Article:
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Check with your insurance company to see if your covered
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Old 10-06-2012, 12:34 AM   #8
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Anytime you get an estimate that is that far out of whack you need to warning bells go off in your head.
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Old 10-06-2012, 04:56 AM   #9
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Sounds like they bought the work with a low quote.

Next time maybe ask for a quote, and get a contract - write one yourself if you have to and get them to sign it.
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Old 10-06-2012, 07:35 AM   #10
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.....Next time maybe ask for a quote, and get a contract - write one yourself if you have to and get them to sign it.
You can write up such a "side" contract, however, it doesn't always work just that way, and, it doesn't necessarily mean a court of law will recognize it as the official, superceding, legal and binding contract.

Example: Some States have specific contract formats that must be followed (dependant on the type of work services provided and agreed upon). Often, specific wording, and disclosures must be included. Such a contract may be required to be provided "by" the company/entity/person, who is performing the hired work (not from the Property Owner). Some jurisdictions may also require a copy of that State mandated contract, in order to issue permit(s) for the work.

With the OP's situation, they may wish to contact the State Attorny General's Office, or Division of Consumer Affairs - to inquire if any laws, or regulations were broken by the Company, and/or see if that company has a track record (multiple cases that are similar), and other complaints against them, for such practices (where the final bill is almost double the original quoted estimate).
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Old 10-06-2012, 12:21 PM   #11
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You can write up such a "side" contract, however, it doesn't always work just that way, and, it doesn't necessarily mean a court of law will recognize it as the official, superceding, legal and binding contract.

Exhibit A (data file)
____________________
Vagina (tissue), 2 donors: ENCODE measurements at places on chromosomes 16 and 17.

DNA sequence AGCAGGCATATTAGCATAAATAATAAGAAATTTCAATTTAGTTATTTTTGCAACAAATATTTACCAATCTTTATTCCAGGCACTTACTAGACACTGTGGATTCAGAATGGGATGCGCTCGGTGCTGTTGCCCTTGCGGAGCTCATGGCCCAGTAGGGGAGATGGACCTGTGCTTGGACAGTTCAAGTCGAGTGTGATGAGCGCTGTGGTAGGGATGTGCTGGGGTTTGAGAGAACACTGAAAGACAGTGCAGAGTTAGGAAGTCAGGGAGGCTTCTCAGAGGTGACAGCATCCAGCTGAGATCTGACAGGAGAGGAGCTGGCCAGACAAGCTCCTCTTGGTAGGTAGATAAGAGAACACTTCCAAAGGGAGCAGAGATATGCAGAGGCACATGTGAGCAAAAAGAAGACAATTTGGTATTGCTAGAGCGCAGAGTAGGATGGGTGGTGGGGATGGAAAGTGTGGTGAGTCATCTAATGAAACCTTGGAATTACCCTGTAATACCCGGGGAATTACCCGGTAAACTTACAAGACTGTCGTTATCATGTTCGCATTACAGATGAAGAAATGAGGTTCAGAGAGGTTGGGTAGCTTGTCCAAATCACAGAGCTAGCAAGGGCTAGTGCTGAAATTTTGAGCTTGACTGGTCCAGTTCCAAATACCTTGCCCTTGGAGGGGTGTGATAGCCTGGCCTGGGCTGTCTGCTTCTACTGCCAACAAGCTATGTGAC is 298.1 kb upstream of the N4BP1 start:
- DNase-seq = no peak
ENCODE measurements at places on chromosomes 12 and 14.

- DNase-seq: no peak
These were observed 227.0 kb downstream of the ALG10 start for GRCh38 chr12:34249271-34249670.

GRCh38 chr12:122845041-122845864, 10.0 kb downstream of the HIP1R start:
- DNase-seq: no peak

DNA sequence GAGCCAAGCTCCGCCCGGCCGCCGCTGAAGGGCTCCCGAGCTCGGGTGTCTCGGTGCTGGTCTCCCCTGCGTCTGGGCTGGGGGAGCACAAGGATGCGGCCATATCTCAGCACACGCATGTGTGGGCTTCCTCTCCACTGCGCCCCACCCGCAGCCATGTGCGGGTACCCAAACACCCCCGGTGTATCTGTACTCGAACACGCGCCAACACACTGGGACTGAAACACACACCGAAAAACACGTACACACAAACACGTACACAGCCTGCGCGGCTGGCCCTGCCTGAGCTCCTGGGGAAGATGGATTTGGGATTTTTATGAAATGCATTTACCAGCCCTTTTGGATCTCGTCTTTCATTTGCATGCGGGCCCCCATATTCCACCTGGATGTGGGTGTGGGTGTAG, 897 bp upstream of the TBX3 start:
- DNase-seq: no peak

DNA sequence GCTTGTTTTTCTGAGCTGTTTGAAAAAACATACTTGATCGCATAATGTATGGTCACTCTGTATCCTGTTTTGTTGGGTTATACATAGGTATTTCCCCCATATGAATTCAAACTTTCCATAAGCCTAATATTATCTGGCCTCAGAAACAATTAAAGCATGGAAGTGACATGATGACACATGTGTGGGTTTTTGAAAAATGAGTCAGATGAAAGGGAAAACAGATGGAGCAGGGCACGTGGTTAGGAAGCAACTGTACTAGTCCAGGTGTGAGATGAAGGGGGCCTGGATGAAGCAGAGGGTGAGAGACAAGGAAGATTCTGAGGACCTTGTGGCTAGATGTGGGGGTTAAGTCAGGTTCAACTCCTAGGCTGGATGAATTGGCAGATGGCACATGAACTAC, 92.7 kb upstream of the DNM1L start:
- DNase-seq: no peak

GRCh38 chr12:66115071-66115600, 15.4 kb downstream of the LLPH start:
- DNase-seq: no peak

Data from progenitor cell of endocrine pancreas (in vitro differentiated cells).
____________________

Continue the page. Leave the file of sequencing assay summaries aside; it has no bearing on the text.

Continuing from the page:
Example: Some States have specific contract formats that must be followed (dependant on the type of work services provided and agreed upon). Often, specific wording, and disclosures must be included. Such a contract may be required to be provided "by" the company/entity/person, who is performing the hired work (not from the Property Owner). Some jurisdictions may also require a copy of that State mandated contract, in order to issue permit(s) for the work.

With the OP's situation, they may wish to contact the State Attorny General's Office, or Division of Consumer Affairs - to inquire if any laws, or regulations were broken by the Company, and/or see if that company has a track record (multiple cases that are similar), and other complaints against them, for such practices (where the final bill is almost double the original quoted estimate).
Yep, thats about the only recourse the OP has at this point.


A verbal only contract should never be agreed to anymore, if it involves more then a few dollars.

OP. Are their anymore ground test required.
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Old 10-06-2012, 03:29 PM   #12
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350 Gals soaked into your soil? Not that this helps you but...
Up here, that end price would have been a bargain.

Extensive soil testing/ removal of hazardous material/ transport of hazardous materials/ disposal of hazardous materials/ confirmations of all by on site inspectors/ etc. etc. and it would probably end up at twice that cost.

Its all a bit bizarre when one is old enough to remember some of those same municipalities paying city departments to deliberately spray all its back alley gravel lanes with oil just to keep the dust down. It makes me wonder what else that we now think is acceptable, will later cost us thousands of dollars to remove.